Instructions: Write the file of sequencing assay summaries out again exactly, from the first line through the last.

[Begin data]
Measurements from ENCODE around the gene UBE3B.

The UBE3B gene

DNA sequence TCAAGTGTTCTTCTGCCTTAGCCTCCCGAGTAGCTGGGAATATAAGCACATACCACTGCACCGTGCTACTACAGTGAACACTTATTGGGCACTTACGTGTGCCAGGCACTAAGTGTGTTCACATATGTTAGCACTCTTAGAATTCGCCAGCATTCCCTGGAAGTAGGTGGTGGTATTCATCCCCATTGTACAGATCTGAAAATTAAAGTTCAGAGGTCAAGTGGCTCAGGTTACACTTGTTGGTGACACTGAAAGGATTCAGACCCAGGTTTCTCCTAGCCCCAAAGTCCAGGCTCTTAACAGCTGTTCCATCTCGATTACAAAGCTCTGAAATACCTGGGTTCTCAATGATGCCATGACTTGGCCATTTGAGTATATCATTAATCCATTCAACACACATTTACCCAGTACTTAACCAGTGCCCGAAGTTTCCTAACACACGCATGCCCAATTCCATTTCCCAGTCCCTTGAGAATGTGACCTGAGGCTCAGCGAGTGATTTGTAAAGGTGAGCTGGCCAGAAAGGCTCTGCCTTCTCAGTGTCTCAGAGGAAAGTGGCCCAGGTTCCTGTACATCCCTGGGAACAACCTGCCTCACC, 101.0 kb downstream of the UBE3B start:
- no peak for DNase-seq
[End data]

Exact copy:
Measurements from ENCODE around the gene UBE3B.

The UBE3B gene

DNA sequence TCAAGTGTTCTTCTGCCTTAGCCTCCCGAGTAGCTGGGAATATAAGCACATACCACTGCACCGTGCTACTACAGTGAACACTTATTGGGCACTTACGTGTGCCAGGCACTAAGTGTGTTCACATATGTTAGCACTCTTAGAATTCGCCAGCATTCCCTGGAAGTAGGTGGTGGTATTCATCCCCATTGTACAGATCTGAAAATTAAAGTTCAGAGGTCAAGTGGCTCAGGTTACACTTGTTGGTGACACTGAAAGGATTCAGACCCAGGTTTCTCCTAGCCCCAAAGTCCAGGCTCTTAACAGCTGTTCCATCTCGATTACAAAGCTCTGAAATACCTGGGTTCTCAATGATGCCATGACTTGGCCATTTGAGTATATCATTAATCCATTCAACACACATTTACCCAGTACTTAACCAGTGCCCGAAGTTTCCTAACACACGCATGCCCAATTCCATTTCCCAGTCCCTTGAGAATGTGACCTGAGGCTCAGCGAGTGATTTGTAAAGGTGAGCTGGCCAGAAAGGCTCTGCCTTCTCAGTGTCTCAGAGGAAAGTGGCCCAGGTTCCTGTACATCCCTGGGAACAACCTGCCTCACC, 101.0 kb downstream of the UBE3B start:
- no peak for DNase-seq